NISA has ordered owners of the Oi and Shika nuclear plants to inspect faults that run under their reactors in Japan. Experts have been pressing for almost a month that certain fault lines may be active and that Oi should be stopped. Now NISA has caved to public pressure to do something. Based on current media reports it appears the power companies will be left to inspect the faults themselves rather than in cooperation with experts in the field or NISA officials.
Even with warnings there is likely an active fault under Oi, METI/NISA officials see no potential risk and are allowing Oi to restart unit 4 at the same time they are requesting fault testing.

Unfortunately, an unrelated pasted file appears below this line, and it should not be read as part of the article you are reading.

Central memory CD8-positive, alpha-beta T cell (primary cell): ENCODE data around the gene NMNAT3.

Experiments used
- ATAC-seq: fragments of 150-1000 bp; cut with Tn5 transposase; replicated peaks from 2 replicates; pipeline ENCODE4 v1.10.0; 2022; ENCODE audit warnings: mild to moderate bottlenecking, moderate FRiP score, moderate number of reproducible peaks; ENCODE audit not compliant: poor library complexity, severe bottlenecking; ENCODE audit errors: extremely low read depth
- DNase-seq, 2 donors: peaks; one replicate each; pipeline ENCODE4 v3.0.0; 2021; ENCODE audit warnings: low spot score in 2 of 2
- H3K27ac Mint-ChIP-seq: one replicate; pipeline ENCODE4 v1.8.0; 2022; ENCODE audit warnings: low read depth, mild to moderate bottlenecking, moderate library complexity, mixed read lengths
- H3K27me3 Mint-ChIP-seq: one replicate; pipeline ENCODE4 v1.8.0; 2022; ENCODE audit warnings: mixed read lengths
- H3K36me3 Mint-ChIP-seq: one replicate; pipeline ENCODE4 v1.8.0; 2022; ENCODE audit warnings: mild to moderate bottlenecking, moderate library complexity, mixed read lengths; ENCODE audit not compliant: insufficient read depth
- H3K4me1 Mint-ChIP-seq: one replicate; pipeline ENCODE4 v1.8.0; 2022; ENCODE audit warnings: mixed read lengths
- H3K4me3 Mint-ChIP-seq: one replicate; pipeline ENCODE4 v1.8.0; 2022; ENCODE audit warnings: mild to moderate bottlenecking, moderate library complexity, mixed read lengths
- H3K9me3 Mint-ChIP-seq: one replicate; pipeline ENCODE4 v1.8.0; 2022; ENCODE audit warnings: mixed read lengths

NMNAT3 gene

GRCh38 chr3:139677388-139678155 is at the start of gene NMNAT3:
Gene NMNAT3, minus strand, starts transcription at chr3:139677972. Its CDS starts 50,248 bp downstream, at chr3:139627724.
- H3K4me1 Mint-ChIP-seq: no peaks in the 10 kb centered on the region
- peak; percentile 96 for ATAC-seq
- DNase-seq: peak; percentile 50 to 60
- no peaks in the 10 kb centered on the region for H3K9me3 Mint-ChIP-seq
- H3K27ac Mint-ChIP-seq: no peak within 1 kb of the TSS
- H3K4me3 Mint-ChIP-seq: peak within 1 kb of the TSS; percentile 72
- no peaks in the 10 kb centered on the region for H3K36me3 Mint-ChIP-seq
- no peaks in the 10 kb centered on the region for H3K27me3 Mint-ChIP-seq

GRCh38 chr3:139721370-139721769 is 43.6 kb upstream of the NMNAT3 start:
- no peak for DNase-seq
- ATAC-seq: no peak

“We do not recognize a risk that would force us to stop the reactivation (of the No. 4 unit.)”
“The reinvestigation order came a day after members of an expert panel of the government agency pointed to the risk posed by a fault, called F-6, running north-south between the Oi plant’s Nos. 1-2 reactors and Nos. 3-4 reactors and a fault named S-1 under the Shika plant’s No. 1 reactor, pointing to the possibility that the faults are active.”
The contradiction seems to be lost on NISA. In Japan it is illegal to operate a nuclear plant over an active fault. If active faults are confirmed the government would be hard pressed for an excuse to continue violating the law.
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